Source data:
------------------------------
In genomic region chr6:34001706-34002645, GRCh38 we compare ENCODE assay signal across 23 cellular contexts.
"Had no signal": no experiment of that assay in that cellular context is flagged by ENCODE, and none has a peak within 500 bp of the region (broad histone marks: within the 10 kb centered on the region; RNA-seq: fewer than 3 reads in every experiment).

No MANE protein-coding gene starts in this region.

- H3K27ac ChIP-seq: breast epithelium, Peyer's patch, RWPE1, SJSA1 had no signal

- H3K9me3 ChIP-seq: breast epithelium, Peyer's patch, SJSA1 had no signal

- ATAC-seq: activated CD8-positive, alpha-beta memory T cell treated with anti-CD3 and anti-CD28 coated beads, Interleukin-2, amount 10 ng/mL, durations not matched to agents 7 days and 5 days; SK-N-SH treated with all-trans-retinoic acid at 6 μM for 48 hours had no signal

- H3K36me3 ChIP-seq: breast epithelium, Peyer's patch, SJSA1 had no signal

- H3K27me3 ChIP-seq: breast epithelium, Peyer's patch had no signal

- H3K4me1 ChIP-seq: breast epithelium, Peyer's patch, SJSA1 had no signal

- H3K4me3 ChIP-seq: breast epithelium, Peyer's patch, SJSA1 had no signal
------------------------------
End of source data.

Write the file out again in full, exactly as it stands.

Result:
In genomic region chr6:34001706-34002645, GRCh38 we compare ENCODE assay signal across 23 cellular contexts.
"Had no signal": no experiment of that assay in that cellular context is flagged by ENCODE, and none has a peak within 500 bp of the region (broad histone marks: within the 10 kb centered on the region; RNA-seq: fewer than 3 reads in every experiment).

No MANE protein-coding gene starts in this region.

- H3K27ac ChIP-seq: breast epithelium, Peyer's patch, RWPE1, SJSA1 had no signal

- H3K9me3 ChIP-seq: breast epithelium, Peyer's patch, SJSA1 had no signal

- ATAC-seq: activated CD8-positive, alpha-beta memory T cell treated with anti-CD3 and anti-CD28 coated beads, Interleukin-2, amount 10 ng/mL, durations not matched to agents 7 days and 5 days; SK-N-SH treated with all-trans-retinoic acid at 6 μM for 48 hours had no signal

- H3K36me3 ChIP-seq: breast epithelium, Peyer's patch, SJSA1 had no signal

- H3K27me3 ChIP-seq: breast epithelium, Peyer's patch had no signal

- H3K4me1 ChIP-seq: breast epithelium, Peyer's patch, SJSA1 had no signal

- H3K4me3 ChIP-seq: breast epithelium, Peyer's patch, SJSA1 had no signal